The characters in this film are more or less “hit or miss”, as the saying goes. I would have to say that Sanchez and James Bond are the two most interesting characters of this film, alongside Desmond Llewelyn’s more involved role. Robert Davi’s Franz Sanchez is a very nasty Bond villain. Davi captures the intimidating and brutal characteristics of a ruthless drug dealer. Through out the film, he proves to be a worthy nemesis for James Bond. As for Timothy Dalton’s performance as James Bond, he shines once again. It’s a shame though that his second film couldn’t have improved upon his first film, and it’s a shame that this was his final James Bond outing. Once again, Dalton portrays a Fleming-esque James Bond; probably more so than any actor of the series. The rest of the characters were rather bland, or flat. Carey Lowell’s Pam Bouvier was an average Bond girl. Talisa Soto’s performance as Lupe was not anything superb, either. Anthony Zerbe’s Milton Krest seemed like an uninspired character, too. It was nice to see David Hedison reprise his role as CIA agent Felix Leiter; however, some of the scenes featuring Hedison were laughable (specifically, the scene where Hedison is running alongside the two DEA agents).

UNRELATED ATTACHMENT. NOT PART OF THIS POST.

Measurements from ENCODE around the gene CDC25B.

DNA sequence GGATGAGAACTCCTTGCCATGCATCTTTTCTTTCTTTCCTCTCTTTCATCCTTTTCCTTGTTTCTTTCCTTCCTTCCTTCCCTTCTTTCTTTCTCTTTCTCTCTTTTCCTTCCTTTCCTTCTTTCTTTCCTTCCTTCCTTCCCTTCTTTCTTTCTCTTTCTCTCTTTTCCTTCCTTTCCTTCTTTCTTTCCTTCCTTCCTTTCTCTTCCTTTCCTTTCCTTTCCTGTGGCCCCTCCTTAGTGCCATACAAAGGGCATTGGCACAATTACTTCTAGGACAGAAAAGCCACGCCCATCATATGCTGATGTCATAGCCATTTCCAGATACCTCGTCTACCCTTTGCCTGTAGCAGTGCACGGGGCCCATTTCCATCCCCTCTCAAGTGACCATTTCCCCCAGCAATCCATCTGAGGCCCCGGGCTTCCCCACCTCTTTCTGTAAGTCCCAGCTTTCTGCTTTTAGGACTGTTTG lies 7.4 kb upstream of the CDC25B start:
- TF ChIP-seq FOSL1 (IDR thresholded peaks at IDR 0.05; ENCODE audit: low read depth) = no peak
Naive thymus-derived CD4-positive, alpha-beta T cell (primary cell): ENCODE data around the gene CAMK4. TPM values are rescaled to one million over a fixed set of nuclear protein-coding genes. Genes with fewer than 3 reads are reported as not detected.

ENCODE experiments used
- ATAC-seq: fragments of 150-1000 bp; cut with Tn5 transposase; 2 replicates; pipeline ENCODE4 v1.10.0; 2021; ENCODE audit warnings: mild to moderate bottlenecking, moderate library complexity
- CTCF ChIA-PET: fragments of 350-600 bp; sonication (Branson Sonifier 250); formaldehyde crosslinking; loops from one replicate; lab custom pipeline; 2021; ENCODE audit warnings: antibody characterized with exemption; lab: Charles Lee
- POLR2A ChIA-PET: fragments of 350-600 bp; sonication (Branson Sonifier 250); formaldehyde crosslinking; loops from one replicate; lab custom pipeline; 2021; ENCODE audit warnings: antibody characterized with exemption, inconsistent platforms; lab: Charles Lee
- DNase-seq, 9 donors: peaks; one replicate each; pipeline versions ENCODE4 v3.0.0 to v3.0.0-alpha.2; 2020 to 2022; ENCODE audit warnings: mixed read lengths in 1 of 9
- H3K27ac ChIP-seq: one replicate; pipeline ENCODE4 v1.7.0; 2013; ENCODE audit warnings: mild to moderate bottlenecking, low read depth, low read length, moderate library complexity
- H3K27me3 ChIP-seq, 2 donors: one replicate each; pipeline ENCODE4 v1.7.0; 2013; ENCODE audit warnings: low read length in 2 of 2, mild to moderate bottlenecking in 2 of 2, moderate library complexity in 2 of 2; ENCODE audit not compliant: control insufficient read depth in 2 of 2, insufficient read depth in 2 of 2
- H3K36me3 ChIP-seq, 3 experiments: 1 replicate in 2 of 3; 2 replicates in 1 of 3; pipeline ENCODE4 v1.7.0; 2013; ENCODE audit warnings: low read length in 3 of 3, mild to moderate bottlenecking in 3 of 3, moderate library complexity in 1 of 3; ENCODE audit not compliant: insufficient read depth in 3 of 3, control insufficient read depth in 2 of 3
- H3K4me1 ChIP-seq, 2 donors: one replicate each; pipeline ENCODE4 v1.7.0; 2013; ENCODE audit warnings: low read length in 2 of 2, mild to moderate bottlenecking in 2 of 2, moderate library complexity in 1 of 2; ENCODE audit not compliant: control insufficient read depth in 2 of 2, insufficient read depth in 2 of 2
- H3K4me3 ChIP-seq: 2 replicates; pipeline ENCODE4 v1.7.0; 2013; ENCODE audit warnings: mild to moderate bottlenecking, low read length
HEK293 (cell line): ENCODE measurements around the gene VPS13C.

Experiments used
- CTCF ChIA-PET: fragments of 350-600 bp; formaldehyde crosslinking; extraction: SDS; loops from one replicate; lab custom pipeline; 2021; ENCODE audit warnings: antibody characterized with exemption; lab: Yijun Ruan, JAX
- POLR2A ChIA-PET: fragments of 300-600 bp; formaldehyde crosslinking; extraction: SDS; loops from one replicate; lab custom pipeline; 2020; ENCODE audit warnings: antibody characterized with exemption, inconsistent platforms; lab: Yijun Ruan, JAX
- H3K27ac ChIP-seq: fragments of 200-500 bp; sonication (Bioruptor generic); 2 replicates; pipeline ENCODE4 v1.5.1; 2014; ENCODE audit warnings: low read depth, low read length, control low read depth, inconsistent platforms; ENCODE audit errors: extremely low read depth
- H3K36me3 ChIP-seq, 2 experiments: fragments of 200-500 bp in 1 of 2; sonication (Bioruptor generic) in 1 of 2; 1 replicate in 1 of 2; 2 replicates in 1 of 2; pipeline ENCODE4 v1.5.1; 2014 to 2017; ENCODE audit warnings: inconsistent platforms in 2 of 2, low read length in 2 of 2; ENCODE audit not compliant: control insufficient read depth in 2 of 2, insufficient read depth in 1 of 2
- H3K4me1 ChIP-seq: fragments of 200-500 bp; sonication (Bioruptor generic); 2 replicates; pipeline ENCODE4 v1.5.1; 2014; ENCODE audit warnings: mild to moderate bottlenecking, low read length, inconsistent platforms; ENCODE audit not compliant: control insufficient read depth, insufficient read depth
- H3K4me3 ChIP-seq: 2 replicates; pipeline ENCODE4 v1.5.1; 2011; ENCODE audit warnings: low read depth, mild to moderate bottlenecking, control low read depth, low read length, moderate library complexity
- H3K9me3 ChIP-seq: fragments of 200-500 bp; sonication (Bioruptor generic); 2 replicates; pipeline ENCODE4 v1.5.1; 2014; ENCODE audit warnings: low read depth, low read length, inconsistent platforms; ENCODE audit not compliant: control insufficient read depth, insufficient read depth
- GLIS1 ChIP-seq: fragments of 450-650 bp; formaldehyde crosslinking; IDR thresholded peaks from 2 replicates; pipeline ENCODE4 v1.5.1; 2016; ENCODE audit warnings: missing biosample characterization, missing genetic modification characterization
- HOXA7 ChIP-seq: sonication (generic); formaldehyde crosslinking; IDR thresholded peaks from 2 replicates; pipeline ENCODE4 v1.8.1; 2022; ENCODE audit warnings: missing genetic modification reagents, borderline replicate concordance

Michael Kamen’s score for this film usually goes unappreciated, but I have to admit that I enjoy it. Supposedly, Eric Clapton added a few guitar pieces to the score, which makes it even more interesting. Some of Kamen’s score drags on, but his rendition of the James Bond theme is fantastic, and quite memorable. Gladys Knight provides some great vocals for the main theme, too, but the lyrics are of poor quality.

The locations are rather bland, also. The most interest location seems to be Key West, which is only featured in the film for a short amount of time. The fictional Isthmus City and the deserts of Mexico are nothing memorable, but do provide as quality stages for some of the film’s major action and suspense sequences. As for the style of the film, it stands out as “just another 80’s film”. By this, I mean the film has a dingy quality, and seems grainy at times. There are no stand-out camera angles or innovative shots. John Glen filmed this pretty straight-forward.